One Water - A Long-Term Vision for Water Management in Hillsborough County
Water changes form - whether vapor, ice, or the liquid found in oceans, rivers, and streams - but all water is part of a worldwide system that recycles the same water repeatedly in the environment. Most water will eventually become someone's drinking water at some point in time, so it is important to conserve and protect all water.
For most of us, the drinking water cycle looks something like this:
- Liquid water from local rivers, reservoirs, or wells is treated at a water treatment plant
- The treated water is distributed through pipelines to your home as drinking water
- After your family uses tap water, it drains into the household's wastewater pipeline and flows to the utility's main wastewater pipeline
- From there, the water system takes the wastewater flow into the area's wastewater treatment plant, where it is treated
- After the wastewater is treated, it is either reused or released back into the environment to begin the cycle again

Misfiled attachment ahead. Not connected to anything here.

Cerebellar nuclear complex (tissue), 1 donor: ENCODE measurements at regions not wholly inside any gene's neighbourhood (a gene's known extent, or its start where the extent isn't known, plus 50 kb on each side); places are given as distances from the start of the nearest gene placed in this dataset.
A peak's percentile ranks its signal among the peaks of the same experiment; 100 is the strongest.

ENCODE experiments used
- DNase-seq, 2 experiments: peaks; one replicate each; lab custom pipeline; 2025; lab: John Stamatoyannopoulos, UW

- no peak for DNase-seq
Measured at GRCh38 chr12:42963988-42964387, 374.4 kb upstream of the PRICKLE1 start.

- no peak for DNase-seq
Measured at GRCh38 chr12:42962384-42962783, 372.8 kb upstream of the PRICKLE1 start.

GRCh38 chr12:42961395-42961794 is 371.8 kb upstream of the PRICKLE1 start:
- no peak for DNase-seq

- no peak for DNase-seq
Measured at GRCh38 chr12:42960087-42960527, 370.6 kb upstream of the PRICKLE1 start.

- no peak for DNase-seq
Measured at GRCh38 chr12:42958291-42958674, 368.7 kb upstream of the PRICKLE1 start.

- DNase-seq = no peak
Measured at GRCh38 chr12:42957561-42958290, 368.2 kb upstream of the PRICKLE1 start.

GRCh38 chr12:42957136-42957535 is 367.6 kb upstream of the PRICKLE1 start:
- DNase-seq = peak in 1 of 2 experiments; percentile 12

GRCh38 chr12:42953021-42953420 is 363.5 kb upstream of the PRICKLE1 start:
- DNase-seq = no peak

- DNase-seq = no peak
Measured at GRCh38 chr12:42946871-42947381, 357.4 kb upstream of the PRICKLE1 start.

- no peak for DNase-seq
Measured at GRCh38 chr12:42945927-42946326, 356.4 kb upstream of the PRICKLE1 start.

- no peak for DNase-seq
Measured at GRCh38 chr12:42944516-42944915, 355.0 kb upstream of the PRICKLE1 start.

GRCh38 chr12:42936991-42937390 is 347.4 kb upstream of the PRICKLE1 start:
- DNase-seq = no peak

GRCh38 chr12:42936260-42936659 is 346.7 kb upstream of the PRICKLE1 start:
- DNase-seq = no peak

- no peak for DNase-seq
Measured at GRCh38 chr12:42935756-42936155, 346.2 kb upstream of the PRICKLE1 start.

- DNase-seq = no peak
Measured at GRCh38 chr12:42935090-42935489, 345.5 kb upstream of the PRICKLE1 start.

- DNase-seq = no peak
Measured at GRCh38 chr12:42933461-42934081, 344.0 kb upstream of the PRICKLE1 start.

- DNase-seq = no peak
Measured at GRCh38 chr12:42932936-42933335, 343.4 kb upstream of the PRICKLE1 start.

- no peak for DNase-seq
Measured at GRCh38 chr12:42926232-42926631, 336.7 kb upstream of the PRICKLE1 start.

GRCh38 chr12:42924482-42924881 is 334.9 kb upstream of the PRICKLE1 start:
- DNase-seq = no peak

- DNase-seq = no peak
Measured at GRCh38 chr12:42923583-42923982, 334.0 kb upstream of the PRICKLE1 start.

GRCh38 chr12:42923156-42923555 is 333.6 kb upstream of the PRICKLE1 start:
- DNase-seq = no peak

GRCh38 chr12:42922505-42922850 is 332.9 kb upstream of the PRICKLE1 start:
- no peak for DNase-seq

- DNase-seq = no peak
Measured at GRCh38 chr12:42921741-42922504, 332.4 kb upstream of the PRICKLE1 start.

Since all of Hillsborough County's local sources of water (including rain, stormwater, wastewater, and reclaimed water) are ultimately linked to our local drinking water resources, it only makes sense to manage them together as One Water.
One Water represents a holistic and integrated approach to planning for potable (drinking) water, wastewater, stormwater, and the natural environment within Hillsborough County. The concept rests on the knowledge that all water is interrelated, and all water has value. Matching the right water resource to the right use is an innovative solution to meet growing population demands. Viewing water holistically enables the County to be more flexible and quicker to address threats like storm surge, changing rainfall patterns, and the increased need for resiliency.
The County's One Water approach has six overarching goals:
- Protect and preserve water resources
- Increase water conservation
- Pursue opportunities for integrated water resource management
- Encourage fiscal sustainability and the efficient use and redevelopment of land during the planning and construction of water resources infrastructure
- Construct and manage water resource infrastructure and programs in a fiscally and environmentally sustainable manner
- Expand the use of Low Impact Development (LID) principles in the built environment
The outcomes of One Water will support the County's focus on environmental, social, and economic sustainability.
- Read about the One Water objectives and policies included in the adopted Unincorporated Hillsborough County Comprehensive Plan
- View the One Water Cycle infographic